Clinical trial outlines potential new best practices for peripheral IV catheters

Feb. 3, 2021

Becton, Dickinson and Company (BD) announced that new clinical data have found robust evidence that using a vascular care solution can help improve outcomes for patients requiring peripheral intravenous catheters (PIVCs). 

The results of the CLEAN3 trial1, published in The Lancet Infectious Diseases, showed the use of the BD vascular care solution resulted in fewer PIVC failures compared with the standard group (34.8 percent versus 47.5 percent, respectively) and extended the median time between catheter insertion and failure (50.4 hours versus 30.0 hours, respectively). PIVC failure was defined as any premature removal of PIVC before end of treatment – other than for routine replacement – and included phlebitis, infiltration, occlusion, dislodgment, local infection and catheter-related bloodstream infection (whichever occurred first). 

The CLEAN3 trial also evaluated skin antiseptics with two percent chlorhexidine-gluconate (CHG) 70 percent isopropyl alcohol (IPA) single use, sterile applicator versus 5percent povidone iodine (PVI) 69 percent ethanol applied with sterile gauze in preventing infectious complications related to the use of PIVCs (catheter colonization: 0.9percent vs. 16.9percent, respectively; local infection: 0 percent versus 1.2 percent, respectively).  

The trial, which involved approximately 1,000 patients from nine different medical wards within a single university hospital (Poitiers University Hospital, France), evaluated PIVC failure rates by comparing the BD vascular care solution for PIVCs, which included an integrated PIVC (BD Nexiva), a positive displacement needle-free connector (BD MaxZero), a disinfecting cap (BD PureHub) and a sterile prefilled flush syringe (BD PosiFlush) – compared with a standard group, which included a straight safety PIVC (BD Insyte Autoguard BC Winged), extension set three-way stopcock; the PIVCs were continuously infused with saline or polyionic solution, by gravity.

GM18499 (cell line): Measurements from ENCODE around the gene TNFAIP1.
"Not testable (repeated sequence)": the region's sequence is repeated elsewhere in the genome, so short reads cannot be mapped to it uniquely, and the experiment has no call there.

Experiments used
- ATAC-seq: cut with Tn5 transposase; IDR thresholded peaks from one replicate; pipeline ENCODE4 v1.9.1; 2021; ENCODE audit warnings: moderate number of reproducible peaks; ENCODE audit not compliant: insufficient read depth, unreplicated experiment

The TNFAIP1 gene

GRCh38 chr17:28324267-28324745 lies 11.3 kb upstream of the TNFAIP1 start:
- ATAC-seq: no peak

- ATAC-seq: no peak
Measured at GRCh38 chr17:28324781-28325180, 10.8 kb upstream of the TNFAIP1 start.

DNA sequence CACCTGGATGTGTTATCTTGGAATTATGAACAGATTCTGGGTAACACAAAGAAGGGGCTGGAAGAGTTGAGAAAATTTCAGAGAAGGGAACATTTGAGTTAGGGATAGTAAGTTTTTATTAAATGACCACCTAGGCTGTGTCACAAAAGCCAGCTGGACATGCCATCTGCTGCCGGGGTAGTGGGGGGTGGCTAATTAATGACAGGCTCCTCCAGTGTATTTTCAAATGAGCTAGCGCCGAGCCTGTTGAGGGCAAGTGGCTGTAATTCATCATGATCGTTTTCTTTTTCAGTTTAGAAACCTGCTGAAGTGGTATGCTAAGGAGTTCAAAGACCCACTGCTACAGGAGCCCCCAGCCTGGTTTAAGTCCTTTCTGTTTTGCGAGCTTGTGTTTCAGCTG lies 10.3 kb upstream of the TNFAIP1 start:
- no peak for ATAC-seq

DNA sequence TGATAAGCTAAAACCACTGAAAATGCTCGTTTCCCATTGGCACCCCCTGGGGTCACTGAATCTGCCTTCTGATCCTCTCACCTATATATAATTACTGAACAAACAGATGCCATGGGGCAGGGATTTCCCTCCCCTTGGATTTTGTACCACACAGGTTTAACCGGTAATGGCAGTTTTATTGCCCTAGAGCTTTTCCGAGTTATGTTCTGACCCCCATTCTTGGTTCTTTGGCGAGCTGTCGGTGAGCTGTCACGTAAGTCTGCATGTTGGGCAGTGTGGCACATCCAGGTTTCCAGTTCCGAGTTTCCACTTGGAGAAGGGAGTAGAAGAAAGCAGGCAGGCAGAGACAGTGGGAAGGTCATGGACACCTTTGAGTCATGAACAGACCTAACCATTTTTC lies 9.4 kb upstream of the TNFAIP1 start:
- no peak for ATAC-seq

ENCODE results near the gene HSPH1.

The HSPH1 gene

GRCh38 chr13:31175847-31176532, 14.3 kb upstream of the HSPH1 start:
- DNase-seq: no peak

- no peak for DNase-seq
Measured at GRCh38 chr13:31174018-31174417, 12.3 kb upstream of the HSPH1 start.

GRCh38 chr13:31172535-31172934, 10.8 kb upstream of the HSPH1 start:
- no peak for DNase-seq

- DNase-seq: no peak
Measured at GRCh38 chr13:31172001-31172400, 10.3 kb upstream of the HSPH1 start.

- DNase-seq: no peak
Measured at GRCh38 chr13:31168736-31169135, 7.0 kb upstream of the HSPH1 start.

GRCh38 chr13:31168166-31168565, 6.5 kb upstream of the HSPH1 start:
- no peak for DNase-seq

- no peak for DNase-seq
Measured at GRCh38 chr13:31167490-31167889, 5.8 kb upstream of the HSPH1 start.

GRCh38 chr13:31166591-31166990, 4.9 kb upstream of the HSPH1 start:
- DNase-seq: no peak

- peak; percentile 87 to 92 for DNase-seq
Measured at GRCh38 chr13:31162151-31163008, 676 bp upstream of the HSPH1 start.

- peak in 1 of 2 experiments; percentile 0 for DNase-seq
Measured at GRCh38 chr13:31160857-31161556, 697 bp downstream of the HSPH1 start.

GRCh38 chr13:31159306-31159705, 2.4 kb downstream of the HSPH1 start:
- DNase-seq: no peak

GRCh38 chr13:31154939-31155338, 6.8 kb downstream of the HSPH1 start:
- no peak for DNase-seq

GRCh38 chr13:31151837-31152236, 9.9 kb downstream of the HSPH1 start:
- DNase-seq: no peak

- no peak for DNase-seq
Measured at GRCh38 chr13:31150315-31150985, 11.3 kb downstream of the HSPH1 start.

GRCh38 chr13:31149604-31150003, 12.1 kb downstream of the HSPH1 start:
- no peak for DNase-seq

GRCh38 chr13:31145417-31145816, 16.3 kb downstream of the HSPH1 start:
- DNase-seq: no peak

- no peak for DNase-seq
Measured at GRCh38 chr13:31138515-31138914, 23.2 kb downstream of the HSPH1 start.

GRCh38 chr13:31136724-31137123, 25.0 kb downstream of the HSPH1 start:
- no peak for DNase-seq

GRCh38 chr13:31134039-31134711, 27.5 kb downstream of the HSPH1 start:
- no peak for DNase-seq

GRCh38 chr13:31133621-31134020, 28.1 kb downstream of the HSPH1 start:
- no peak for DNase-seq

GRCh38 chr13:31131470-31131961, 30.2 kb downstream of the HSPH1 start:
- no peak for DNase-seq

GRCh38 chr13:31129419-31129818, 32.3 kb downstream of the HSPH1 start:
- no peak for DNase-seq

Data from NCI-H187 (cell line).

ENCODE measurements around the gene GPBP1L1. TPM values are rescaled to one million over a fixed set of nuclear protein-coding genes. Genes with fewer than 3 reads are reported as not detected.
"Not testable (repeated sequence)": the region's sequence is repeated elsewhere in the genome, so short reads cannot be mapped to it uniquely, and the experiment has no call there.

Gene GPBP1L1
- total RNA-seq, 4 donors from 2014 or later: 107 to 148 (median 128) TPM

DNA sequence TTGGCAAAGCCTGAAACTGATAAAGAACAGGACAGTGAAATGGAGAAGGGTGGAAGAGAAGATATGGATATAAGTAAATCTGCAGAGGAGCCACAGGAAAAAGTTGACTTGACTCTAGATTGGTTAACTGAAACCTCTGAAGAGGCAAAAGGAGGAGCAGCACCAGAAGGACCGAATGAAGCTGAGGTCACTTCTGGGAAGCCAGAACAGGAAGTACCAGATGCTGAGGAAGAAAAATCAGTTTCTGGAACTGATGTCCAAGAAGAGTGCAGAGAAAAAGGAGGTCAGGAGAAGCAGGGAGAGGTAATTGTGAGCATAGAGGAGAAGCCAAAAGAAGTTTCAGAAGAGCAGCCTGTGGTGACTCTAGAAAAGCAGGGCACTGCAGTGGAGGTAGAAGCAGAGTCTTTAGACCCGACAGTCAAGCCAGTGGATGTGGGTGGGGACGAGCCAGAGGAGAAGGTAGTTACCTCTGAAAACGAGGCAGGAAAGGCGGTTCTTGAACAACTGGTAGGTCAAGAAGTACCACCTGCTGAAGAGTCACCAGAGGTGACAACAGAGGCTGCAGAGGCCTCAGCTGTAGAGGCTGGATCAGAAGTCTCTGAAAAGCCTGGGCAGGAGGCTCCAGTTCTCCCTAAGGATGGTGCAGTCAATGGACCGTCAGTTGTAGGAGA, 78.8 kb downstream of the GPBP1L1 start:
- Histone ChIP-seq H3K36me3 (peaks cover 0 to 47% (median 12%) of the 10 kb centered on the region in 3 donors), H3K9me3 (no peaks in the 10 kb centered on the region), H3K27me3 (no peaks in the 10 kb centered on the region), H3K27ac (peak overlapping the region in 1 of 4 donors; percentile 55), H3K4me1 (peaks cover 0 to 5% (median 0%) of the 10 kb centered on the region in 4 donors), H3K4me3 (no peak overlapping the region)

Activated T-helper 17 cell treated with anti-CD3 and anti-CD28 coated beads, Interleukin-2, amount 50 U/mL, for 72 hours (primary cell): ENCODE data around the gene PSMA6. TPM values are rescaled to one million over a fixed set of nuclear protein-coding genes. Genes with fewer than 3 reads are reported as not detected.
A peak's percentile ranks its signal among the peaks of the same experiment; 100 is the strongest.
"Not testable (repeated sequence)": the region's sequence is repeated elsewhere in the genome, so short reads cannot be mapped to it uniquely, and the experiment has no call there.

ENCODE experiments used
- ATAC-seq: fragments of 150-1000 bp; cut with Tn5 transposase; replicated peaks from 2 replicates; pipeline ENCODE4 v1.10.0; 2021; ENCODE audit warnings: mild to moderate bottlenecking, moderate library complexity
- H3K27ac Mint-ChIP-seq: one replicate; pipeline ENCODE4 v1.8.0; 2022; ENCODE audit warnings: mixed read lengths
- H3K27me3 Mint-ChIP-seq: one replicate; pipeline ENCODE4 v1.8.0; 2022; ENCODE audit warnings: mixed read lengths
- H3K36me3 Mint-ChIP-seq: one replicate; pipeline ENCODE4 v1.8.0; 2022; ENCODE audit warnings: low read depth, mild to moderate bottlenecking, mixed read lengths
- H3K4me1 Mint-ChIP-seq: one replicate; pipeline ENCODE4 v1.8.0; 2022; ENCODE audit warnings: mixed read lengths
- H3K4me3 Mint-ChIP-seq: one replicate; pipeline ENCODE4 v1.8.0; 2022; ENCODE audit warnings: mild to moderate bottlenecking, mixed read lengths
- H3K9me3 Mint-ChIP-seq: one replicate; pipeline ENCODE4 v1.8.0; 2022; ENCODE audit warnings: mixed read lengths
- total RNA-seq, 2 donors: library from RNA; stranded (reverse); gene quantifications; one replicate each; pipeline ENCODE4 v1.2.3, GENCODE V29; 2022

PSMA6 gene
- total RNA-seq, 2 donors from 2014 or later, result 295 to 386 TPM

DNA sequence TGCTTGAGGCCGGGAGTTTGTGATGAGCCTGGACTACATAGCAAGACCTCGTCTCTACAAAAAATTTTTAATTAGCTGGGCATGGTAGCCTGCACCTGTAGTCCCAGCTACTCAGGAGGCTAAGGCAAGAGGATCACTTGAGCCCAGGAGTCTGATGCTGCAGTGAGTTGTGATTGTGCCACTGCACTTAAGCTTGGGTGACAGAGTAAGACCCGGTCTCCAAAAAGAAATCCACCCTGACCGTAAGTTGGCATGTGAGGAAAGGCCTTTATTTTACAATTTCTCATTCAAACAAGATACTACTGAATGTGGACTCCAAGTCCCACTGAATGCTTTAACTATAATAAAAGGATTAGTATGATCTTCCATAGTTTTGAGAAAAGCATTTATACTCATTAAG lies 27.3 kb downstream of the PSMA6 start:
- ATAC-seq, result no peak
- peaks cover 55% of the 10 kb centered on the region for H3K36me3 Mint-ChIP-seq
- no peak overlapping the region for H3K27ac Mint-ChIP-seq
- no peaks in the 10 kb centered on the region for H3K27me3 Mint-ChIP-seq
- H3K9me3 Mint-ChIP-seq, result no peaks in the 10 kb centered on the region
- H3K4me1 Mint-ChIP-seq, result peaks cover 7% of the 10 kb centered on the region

"The findings of the CLEAN3 trial support the use of an integrated solution as the best practice standard when peripheral IV catheter dwell time is expected to exceed 24 hours," said Professor Olivier Mimoz, head of the emergency department at Poitiers University Hospital, France, and principal investigator of the CLEAN3 trial. "Furthermore, the study shows that the use of two percent CHG-70 percent IPA single use, sterile applicator should become the first-line antiseptic for skin disinfection prior to PIVC insertion. We believe that the results can be extrapolated to all adult patients admitted to a medical ward requiring a PIVC placement and, by extrapolation, to those admitted to a surgical ward." 

PIVCs are the most commonly used invasive medical devices in hospitals, where about two billion are placed annually worldwide. However, in hospitals, 35 percent to 50percent of PIVCs do not meet their intended dwell time and need to be removed prematurely due to preventable complications, such as infection, occlusion, phlebitis, dislodgment and infiltration. This can lead to longer hospital stays, higher inpatient costs, and greater risk of death than in patients without these preventable complications. In addition, unnecessary PIVC replacement can be painful to patients and lead to additional costs, as well as have an effect on healthcare professionals' ability to support other patients. Bloodstream infections can have an even greater impact, by prolonging hospitalization and increasing treatment costs and mortality. 

BD has the release